Sarah Flowers Joins BPI Regulatory Affairs Team

Washington, D.C. — Sarah Flowers, a leading regulatory attorney at U.S. Bank, will join the Bank Policy Institute as Senior Vice President, Senior Associate General Counsel. Sarah is expected to start on April 8.

At BPI, Sarah will be a senior member of the Regulatory Affairs team, focusing primarily on capital and stress testing, where she’ll work closely with BPI’s Head of Research, Francisco Covas. Sarah will also coordinate BPI’s Chief Financial Officers forum. She also is expected to work on a range of other prudential regulatory and related issues, including M&A. Sarah will succeed Katie Collard in the position.

“Sarah’s expertise in bank regulation, and capital and stress testing issues in particular, will bring a capable hand to the BPI team at a pivotal time for capital regulation,” said Executive Vice President and General Counsel John Court. “We’re delighted to bring her on board and believe she’ll strengthen our team immensely.”

At U.S. Bank, Sarah helped lead legal engagement on advocacy for the bank’s prudential regulatory team. She advised senior leaders at the bank on engagement with the Federal Reserve, OCC and FDIC and worked to develop regulatory strategy. She was a key advisor on U.S. Bank’s acquisition of Union Bank. Before joining U.S. Bank, Sarah was an associate at Sullivan & Cromwell, where she worked on capital and liquidity issues and other bank regulatory matters. She holds law degrees from Harvard Law School and the University of Cambridge, a master’s in professional accounting from the University of Texas McCombs School of Business and a B.A. degree from the University of Oklahoma.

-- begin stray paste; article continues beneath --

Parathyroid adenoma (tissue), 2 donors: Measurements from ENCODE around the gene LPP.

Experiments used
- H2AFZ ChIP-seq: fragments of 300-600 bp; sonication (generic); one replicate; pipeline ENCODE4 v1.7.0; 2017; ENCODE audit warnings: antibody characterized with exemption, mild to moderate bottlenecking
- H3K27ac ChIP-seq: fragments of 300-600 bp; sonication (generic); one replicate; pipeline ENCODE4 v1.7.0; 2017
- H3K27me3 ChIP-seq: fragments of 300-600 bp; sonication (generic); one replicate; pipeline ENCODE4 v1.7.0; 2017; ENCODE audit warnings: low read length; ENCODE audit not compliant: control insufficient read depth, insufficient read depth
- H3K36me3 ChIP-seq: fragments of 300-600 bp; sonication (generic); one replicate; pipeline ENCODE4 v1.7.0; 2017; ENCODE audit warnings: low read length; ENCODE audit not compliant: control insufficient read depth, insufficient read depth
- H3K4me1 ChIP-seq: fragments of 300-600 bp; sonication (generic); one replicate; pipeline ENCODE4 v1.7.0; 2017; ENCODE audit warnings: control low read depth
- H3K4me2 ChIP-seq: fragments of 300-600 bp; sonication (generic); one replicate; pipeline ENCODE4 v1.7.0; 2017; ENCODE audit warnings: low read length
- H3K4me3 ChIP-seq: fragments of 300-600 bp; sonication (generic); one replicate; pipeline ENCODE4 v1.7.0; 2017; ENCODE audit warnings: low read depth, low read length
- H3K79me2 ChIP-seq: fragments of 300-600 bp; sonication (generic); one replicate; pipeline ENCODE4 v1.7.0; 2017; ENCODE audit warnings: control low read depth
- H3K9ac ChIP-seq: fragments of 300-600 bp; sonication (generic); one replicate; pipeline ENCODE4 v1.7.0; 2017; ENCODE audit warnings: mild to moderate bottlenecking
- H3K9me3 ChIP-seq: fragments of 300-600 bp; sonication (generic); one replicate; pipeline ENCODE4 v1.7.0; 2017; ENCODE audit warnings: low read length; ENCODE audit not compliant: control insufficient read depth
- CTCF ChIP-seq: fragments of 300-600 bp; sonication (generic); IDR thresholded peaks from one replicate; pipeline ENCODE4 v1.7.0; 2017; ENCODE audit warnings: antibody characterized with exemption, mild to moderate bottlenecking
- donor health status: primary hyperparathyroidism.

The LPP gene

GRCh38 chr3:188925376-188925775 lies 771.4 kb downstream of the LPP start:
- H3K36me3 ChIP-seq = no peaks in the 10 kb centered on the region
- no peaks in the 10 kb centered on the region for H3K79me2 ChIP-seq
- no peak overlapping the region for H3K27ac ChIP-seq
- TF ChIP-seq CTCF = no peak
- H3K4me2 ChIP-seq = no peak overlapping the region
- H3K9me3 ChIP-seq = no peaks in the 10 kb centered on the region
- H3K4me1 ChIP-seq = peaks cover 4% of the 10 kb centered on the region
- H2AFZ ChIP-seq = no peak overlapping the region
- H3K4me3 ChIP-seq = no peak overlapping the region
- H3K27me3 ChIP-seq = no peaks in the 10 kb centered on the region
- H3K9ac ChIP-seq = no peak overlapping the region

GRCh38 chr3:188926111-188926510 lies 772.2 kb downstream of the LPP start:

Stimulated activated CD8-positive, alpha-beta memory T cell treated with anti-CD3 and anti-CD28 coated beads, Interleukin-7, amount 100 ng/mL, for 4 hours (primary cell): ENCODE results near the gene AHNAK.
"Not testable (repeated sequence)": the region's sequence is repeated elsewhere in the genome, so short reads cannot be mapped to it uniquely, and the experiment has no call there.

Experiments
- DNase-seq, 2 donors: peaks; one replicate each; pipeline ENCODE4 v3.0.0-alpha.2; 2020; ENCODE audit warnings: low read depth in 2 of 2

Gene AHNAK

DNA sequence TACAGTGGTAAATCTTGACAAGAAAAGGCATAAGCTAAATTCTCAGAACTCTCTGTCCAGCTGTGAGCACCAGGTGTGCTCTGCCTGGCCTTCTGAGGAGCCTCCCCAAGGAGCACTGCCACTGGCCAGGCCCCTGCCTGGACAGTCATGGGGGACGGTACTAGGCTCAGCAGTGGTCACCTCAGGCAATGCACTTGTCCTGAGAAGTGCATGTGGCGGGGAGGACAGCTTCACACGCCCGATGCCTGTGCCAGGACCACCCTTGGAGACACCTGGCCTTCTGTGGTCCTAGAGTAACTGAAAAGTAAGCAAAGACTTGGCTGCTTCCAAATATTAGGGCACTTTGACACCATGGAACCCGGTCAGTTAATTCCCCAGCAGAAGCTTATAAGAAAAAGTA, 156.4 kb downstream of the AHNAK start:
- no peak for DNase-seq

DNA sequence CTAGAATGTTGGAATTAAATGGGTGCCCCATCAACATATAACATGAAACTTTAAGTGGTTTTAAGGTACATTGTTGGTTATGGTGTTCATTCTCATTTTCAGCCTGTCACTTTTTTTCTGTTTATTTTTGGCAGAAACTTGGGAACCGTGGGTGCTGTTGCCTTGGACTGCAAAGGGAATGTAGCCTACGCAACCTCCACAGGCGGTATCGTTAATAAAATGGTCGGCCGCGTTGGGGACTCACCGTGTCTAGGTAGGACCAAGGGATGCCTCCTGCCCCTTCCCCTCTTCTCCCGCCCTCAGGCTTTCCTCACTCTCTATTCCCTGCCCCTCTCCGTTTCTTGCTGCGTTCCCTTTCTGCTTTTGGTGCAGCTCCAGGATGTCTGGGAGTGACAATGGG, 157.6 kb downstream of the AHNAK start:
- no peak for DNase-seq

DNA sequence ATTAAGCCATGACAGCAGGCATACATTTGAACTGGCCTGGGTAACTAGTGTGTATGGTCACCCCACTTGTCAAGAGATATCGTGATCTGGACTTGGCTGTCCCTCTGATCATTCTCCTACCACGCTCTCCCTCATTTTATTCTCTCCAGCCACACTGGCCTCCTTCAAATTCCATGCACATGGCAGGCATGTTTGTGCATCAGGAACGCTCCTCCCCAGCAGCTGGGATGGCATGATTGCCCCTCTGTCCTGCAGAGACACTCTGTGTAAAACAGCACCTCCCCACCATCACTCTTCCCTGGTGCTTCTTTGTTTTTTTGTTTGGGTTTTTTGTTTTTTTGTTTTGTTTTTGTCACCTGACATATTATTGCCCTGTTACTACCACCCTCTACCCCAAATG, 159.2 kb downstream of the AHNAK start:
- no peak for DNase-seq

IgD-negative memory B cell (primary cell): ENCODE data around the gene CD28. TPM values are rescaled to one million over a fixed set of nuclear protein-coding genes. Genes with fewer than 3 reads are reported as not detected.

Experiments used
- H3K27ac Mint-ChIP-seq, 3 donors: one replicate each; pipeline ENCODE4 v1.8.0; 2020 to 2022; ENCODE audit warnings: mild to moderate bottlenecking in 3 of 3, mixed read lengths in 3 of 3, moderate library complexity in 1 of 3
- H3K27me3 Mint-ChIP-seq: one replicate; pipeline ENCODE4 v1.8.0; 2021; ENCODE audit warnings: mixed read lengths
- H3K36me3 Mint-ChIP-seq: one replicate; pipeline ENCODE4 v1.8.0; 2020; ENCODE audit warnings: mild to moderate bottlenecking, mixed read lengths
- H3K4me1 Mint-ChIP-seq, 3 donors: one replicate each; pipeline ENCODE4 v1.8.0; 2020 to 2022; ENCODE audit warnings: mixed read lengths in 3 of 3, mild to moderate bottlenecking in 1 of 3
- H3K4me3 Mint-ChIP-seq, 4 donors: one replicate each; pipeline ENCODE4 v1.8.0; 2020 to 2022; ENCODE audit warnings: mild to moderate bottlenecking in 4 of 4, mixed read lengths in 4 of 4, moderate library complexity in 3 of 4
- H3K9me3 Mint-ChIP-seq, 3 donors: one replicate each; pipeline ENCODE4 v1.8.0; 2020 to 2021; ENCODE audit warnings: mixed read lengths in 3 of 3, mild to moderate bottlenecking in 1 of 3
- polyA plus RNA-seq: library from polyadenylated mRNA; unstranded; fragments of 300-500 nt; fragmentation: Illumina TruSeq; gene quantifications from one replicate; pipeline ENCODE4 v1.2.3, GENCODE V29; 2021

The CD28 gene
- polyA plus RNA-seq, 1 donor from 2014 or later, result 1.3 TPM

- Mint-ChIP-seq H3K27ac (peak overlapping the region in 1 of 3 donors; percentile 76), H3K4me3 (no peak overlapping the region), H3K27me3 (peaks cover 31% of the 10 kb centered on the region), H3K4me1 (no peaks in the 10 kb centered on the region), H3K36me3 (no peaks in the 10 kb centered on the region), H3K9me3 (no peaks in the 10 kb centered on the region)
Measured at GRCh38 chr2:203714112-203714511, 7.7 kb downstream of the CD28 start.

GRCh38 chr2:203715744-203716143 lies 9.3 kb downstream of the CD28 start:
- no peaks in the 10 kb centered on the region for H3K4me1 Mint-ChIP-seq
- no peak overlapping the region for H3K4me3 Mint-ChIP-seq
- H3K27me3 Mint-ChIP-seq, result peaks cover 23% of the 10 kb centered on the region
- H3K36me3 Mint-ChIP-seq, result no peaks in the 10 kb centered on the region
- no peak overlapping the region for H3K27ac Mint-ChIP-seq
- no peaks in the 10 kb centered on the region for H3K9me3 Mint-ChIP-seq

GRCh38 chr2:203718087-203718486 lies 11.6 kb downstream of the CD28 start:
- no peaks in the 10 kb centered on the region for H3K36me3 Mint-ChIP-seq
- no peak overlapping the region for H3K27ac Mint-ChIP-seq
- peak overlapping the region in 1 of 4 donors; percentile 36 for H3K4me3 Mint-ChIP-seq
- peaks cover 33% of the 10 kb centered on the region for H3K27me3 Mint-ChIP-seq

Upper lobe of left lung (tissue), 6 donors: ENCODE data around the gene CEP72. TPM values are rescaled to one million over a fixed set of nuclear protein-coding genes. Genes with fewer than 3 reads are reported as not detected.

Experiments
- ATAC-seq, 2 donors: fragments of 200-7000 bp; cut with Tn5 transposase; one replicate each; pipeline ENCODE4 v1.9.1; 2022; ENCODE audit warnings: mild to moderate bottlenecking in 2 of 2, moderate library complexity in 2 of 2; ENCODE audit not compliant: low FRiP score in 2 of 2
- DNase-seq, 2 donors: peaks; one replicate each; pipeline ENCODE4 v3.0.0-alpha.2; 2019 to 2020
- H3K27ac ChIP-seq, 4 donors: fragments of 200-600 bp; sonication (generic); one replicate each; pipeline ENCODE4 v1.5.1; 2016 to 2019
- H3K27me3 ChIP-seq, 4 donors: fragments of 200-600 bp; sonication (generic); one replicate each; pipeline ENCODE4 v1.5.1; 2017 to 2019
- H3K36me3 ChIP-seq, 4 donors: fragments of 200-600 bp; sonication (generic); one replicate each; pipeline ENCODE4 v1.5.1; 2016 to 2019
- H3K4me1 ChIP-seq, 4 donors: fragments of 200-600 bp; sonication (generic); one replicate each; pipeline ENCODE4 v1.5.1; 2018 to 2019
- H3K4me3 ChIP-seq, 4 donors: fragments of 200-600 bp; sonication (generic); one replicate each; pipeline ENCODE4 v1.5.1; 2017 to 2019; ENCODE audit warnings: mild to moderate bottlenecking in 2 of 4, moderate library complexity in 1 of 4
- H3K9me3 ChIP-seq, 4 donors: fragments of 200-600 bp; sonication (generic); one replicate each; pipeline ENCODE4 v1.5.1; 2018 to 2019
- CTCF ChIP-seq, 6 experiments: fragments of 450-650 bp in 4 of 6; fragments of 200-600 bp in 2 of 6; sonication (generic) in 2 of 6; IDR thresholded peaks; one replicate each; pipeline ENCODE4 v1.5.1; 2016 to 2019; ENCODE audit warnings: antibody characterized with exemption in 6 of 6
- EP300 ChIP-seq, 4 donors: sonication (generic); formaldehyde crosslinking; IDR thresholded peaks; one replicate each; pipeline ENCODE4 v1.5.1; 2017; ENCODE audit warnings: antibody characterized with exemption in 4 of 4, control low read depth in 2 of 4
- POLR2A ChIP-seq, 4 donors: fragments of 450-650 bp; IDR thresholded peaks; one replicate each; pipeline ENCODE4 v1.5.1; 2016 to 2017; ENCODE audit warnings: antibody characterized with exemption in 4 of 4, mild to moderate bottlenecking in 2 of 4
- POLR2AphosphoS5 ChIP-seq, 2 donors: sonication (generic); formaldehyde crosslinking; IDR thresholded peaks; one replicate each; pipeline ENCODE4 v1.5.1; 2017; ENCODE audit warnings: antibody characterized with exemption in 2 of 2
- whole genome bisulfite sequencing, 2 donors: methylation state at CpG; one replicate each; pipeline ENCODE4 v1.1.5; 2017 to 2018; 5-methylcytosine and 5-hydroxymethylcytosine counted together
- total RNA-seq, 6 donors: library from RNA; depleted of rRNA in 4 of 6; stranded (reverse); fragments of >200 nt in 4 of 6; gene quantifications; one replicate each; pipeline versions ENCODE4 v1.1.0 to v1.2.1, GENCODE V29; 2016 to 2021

About Bank Policy Institute.

The Bank Policy Institute (BPI) is a nonpartisan public policy, research and advocacy group, representing the nation’s leading banks and their customers. Our members include universal banks, regional banks and the major foreign banks doing business in the United States. Collectively, they employ almost 2 million Americans, make nearly half of the nation’s small business loans, and are an engine for financial innovation and economic growth.

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Tara Payne
Bank Policy Institute

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